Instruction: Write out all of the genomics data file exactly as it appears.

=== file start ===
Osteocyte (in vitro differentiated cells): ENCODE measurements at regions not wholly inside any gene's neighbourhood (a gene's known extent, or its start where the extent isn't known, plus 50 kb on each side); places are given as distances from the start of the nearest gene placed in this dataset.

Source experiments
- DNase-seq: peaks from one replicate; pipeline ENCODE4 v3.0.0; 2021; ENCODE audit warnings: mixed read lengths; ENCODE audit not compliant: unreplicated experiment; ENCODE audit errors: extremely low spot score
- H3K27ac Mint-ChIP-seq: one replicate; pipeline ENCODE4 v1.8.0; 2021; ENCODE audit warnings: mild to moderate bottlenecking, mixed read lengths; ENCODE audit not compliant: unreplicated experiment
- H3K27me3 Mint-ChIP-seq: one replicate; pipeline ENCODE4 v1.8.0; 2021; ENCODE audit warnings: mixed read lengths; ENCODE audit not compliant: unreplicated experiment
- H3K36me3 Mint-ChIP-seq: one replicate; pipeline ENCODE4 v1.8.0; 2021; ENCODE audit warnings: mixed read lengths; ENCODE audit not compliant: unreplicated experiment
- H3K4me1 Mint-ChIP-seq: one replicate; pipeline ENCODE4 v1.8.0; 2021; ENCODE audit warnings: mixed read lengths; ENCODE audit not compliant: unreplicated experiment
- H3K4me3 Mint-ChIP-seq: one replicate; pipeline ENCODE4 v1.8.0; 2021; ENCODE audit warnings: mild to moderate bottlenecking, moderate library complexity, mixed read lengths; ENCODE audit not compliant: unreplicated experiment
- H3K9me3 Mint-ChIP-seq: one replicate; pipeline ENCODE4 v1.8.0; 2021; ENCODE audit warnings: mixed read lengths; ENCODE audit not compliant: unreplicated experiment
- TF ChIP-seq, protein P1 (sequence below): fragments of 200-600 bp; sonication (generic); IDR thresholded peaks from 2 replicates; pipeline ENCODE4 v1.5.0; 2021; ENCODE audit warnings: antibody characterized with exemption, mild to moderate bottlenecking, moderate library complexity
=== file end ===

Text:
Osteocyte (in vitro differentiated cells): ENCODE measurements at regions not wholly inside any gene's neighbourhood (a gene's known extent, or its start where the extent isn't known, plus 50 kb on each side); places are given as distances from the start of the nearest gene placed in this dataset.

Source experiments
- DNase-seq: peaks from one replicate; pipeline ENCODE4 v3.0.0; 2021; ENCODE audit warnings: mixed read lengths; ENCODE audit not compliant: unreplicated experiment; ENCODE audit errors: extremely low spot score
- H3K27ac Mint-ChIP-seq: one replicate; pipeline ENCODE4 v1.8.0; 2021; ENCODE audit warnings: mild to moderate bottlenecking, mixed read lengths; ENCODE audit not compliant: unreplicated experiment
- H3K27me3 Mint-ChIP-seq: one replicate; pipeline ENCODE4 v1.8.0; 2021; ENCODE audit warnings: mixed read lengths; ENCODE audit not compliant: unreplicated experiment
- H3K36me3 Mint-ChIP-seq: one replicate; pipeline ENCODE4 v1.8.0; 2021; ENCODE audit warnings: mixed read lengths; ENCODE audit not compliant: unreplicated experiment
- H3K4me1 Mint-ChIP-seq: one replicate; pipeline ENCODE4 v1.8.0; 2021; ENCODE audit warnings: mixed read lengths; ENCODE audit not compliant: unreplicated experiment
- H3K4me3 Mint-ChIP-seq: one replicate; pipeline ENCODE4 v1.8.0; 2021; ENCODE audit warnings: mild to moderate bottlenecking, moderate library complexity, mixed read lengths; ENCODE audit not compliant: unreplicated experiment
- H3K9me3 Mint-ChIP-seq: one replicate; pipeline ENCODE4 v1.8.0; 2021; ENCODE audit warnings: mixed read lengths; ENCODE audit not compliant: unreplicated experiment
- TF ChIP-seq, protein P1 (sequence below): fragments of 200-600 bp; sonication (generic); IDR thresholded peaks from 2 replicates; pipeline ENCODE4 v1.5.0; 2021; ENCODE audit warnings: antibody characterized with exemption, mild to moderate bottlenecking, moderate library complexity